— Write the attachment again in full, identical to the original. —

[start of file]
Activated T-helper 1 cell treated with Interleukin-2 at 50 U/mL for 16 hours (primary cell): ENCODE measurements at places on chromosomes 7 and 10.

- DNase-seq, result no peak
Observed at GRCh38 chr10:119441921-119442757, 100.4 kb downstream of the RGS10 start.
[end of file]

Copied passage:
Activated T-helper 1 cell treated with Interleukin-2 at 50 U/mL for 16 hours (primary cell): ENCODE measurements at places on chromosomes 7 and 10.

- DNase-seq, result no peak
Observed at GRCh38 chr10:119441921-119442757, 100.4 kb downstream of the RGS10 start.